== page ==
Microsoft announced its bid for Nokia on Labor Day weekend in Sept. 2013. Now it is almost May but I learned this weekend from a Microsoft spokesperson that they still haven’t decided on a name. That would certainly explain why they haven’t yet shared that decision with the analytical community I was misled by the fact that the entity that bought Nokia’s Devices and Services business on April 25th is called Microsoft Mobile Oy. That implied to me that was the brand they were going to use going forward. That is not correct.
Since little information was previously made available explaining any of this you may find the attached text from them of use:
“Microsoft will not be using Microsoft Mobile as a brand name for Nokia; the Lumia and Asha brands and products as well as rest of the Mobile Phone portfolio sold under the Nokia brand will be transferred to Microsoft as part of the transaction. This Nokia branded product portfolio will continue to receive full support from Microsoft. Nokia does continue to own and operate under the Nokia brand, but Microsoft has licensed the Nokia brand for Mobile Phones for 10 years, as well as for the purpose of marketing Nokia branded smart devices for a limited time.
Microsoft Mobile Oy is only the legal entity and Microsoft subsidiary to which the Nokia Devices and Services business was sold. The products and services acquired in the deal are now part of the Microsoft Devices Group, an expanded devices business that includes Lumia smartphones and tablets, Nokia mobile phones, Xbox hardware, Surface, Perceptive Pixel (PPI) products, and accessories. Any further decisions regarding specific branding will be made further down the road as part of the future integration.”
For those conspiracy theorists who think that Nokia will shortly be producing an Android device on its own, reread this sentence and please decipher it for me what it means: “Microsoft has licensed the Nokia brand for Mobile Phones for 10 years, as well as for the purpose of marketing Nokia branded smart devices for a limited time.“ Any illumination would be helpful.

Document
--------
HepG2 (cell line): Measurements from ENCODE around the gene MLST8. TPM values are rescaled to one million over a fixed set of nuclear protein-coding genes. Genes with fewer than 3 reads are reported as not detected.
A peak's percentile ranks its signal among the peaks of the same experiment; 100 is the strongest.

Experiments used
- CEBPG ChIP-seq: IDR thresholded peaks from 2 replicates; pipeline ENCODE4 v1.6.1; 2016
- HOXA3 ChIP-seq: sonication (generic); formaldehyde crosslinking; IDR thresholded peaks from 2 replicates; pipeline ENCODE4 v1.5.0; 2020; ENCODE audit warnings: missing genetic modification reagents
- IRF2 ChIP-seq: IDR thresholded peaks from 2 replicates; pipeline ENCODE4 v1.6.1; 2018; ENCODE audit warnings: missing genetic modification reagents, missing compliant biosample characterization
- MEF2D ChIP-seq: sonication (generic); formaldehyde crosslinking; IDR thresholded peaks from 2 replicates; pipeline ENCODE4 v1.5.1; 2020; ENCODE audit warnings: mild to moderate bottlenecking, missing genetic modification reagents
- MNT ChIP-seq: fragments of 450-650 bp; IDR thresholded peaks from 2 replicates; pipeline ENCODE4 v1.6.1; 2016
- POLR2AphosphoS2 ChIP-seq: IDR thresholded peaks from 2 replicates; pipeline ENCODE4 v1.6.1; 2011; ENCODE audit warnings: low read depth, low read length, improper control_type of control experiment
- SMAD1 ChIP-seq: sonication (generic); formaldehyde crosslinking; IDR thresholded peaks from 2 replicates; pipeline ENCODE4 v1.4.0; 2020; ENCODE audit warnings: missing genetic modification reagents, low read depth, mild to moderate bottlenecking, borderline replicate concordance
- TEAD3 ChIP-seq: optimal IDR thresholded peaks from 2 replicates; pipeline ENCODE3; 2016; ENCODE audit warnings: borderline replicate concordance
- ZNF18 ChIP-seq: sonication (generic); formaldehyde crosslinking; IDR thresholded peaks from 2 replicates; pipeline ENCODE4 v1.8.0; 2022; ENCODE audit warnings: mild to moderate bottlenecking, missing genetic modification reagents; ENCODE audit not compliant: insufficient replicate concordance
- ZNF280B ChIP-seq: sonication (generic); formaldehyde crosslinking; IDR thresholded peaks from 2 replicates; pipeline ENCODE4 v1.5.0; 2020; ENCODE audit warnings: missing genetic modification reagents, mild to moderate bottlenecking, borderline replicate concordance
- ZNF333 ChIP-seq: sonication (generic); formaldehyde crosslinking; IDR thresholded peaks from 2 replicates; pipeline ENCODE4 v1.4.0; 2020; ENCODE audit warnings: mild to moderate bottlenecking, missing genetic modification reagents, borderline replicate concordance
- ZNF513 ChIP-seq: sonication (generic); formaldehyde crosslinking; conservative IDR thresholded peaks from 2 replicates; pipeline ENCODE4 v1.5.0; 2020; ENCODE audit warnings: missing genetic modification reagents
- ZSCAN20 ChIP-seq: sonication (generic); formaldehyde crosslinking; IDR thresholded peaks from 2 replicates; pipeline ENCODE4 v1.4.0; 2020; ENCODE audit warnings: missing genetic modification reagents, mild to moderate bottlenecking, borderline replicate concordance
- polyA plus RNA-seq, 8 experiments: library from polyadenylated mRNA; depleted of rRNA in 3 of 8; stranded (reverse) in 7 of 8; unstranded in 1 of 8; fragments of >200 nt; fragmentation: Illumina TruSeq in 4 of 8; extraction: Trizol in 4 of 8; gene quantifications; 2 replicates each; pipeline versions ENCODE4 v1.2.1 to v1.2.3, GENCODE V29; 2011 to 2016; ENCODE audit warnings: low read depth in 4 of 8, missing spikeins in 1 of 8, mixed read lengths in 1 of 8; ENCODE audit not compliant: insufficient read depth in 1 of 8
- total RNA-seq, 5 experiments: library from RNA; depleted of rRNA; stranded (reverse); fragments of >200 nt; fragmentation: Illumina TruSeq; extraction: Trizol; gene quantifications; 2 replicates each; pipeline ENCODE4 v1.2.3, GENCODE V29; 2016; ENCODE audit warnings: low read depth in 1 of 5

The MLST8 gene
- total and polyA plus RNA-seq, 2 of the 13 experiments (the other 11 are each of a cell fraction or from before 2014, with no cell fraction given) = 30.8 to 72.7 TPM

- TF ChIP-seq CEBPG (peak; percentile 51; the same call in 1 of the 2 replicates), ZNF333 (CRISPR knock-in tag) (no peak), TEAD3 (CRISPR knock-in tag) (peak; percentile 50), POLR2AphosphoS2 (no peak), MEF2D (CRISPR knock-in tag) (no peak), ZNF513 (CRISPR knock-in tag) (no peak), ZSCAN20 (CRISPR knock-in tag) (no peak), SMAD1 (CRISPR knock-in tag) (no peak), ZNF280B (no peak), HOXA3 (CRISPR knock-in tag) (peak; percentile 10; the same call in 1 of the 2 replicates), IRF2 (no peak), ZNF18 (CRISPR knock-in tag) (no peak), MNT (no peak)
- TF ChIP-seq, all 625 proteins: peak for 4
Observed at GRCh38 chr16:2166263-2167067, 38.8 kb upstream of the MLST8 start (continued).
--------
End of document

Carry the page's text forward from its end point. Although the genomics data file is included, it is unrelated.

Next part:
Followers of Microsoft know that it is a battleship that is hard to turn and not a company very capable of moving quickly. It is also a bank so that it has the resources to be slow and plodding. That is until it totally misses new markets and opportunities in a rapidly changing world. Think about Eastman Kodak on that one. It was once rich and dominant and now it has gone through bankruptcy when it couldn’t compete in digital photography after it invented it.
Only time will tell how that plays out in the rapidly commoditizing mobile device market. Satya Nardella recently beat out Stephen Elop and Ford’s Alan Mulally (now stepping down soon) for the CEO spot at MSFT. Elop did chose to follow Nokia and return to Microsoft. Elop received a $25 million payout when he left Nokia which caused quite a stir at the time last fall. Microsoft paid 70% of that amount so they clearly wanted him to come back into their fold.
Nokia was skidding to disaster and running out of money and products that consumers wanted when Elop arrived in September 2010. Unquestionably, Elop succeeded in infusing a sense of urgency into the speed with which things had to be accomplished at Nokia. With its bank account plunging, Nokia had no choice. It is going to be most interesting is to see how long the job hopping Mr. Elop stays at Microsoft this time around. Also important is to see how much as a top officer of the company he is able to influence the slow, plodding pattern with which decisions are made such as what to call this group and how to name its products. Slow motion was also evident in the selection of Nardella as the new CEO.
Elop at Nokia developed excellent products which are reliable and easy to use. They chose to emphasize cameras as a key distinguishing feature and theirs are superior to any other camera in a mobile device out there by a country mile. What they lack and they know they lack is a full suite of Apps developed for their phones. So for now, Carry On Microsoft Devices Group.
Joan E. Lappin CFA Gramercy Capital Mgt. Corp.
Mrs. Lappin, Gramercy Capital and/or its clients may have positions in Nokia and Microsoft at this time. To follow Mrs. Lappin on Forbes.com click on the button at the top of this column. To follow her on Twitter: @joanlappin For information about our firm: firstname.lastname@example.org